When you work a job, you are either classified as an hourly or salaried employee. A worker who is paid on a salary has a different set of rights and conditions than an hourly worker regarding breaks, pay, hours worked and leave. Many salaried workers are considered exempt, meaning that wage and hour laws do not apply.
A salaried employee is classified as exempt from the Fair Labor Standards Act (FLSA) under one of four main categories according to the government. First, there are executives, who are defined as employees who have authority over two or more other workers. Then, there are administrative employees, such as secretaries and office workers. Professionals perform duties that require an advanced knowledge. A computer employee has technological skills related to computers. Exempt salaried employees are usually referred to as "white collar" workers.
The federal government does not require salaried workers to have meal and rest breaks. The conditions surrounding lunch and smoke breaks are determined by the hiring company. In many cases, the employer will require the salaried worker to come in for 8.5 to nine hours per day instead of eight to allow for a half hour to an hour unpaid lunch break. Some states do specifically require employers to make accommodations for breaks (see Resources for a listing of links to state employment laws).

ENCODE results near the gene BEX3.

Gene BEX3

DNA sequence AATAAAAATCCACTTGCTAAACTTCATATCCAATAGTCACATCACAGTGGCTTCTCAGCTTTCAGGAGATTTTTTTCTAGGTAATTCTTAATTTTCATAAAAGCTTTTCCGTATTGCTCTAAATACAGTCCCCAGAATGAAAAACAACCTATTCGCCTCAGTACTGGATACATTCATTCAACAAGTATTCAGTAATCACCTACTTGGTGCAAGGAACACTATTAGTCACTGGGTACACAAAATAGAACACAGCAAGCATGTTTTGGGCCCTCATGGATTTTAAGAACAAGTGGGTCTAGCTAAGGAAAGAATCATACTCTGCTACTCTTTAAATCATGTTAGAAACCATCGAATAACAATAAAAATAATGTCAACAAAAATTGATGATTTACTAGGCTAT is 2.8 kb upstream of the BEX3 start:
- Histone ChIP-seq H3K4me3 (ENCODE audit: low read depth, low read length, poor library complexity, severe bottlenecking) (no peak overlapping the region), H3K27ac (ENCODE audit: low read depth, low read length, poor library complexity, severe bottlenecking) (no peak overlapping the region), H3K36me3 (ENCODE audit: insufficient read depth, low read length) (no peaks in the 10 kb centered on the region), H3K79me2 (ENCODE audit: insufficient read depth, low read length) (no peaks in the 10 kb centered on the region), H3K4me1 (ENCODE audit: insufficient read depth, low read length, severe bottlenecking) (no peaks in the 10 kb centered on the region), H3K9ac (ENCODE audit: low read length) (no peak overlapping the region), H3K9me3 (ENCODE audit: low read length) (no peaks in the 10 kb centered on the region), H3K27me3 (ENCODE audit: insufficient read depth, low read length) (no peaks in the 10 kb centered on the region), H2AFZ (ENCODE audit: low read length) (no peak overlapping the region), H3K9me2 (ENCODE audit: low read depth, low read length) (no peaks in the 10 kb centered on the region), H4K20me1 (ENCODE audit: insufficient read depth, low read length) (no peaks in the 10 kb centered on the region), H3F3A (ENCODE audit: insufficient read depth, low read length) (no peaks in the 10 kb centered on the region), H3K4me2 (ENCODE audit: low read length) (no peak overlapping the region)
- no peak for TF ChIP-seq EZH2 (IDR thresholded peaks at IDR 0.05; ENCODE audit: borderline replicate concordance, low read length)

When someone is on a salary, he is paid the same amount every week for the entire year regardless of how many hours he worked. His paycheck cannot be changed because of poor work performance that week. The salary is a yearly figure (like $30,000 per year) that is divided by the number of weeks in the year to get the weekly pay. Many salaried workers are paid on a bi-weekly or monthly basis.
An exempt salaried employee is paid at least $455 per week. A salaried worker who makes less than $455 per week is non-exempt, meaning that he is covered under the FLSA and eligible for overtime pay.
According to the Family and Medical Leave Act, salaried employees who have worked for the company for more than 12 months, clocked at least 1,250 hours and work at a job that employs more than 50 people are entitled to paid leave. The leave allows the employee to take 12 weeks of leave to take care of a family matter. The worker is only guaranteed unpaid leave, but he cannot lose hisjob for taking those three months off to take care of a family problem. So, for example, if the employee is pregnant, she can take this time to have her baby.
If the employee is disabled, has a medical need that requires a special accommodation or has a religious requirement, he has protections under the Americans with Disabilities Act, Occupational Safety and Health Administration rules, or the Civil Rights Act of 1964 (in reference to accommodations for religious observation).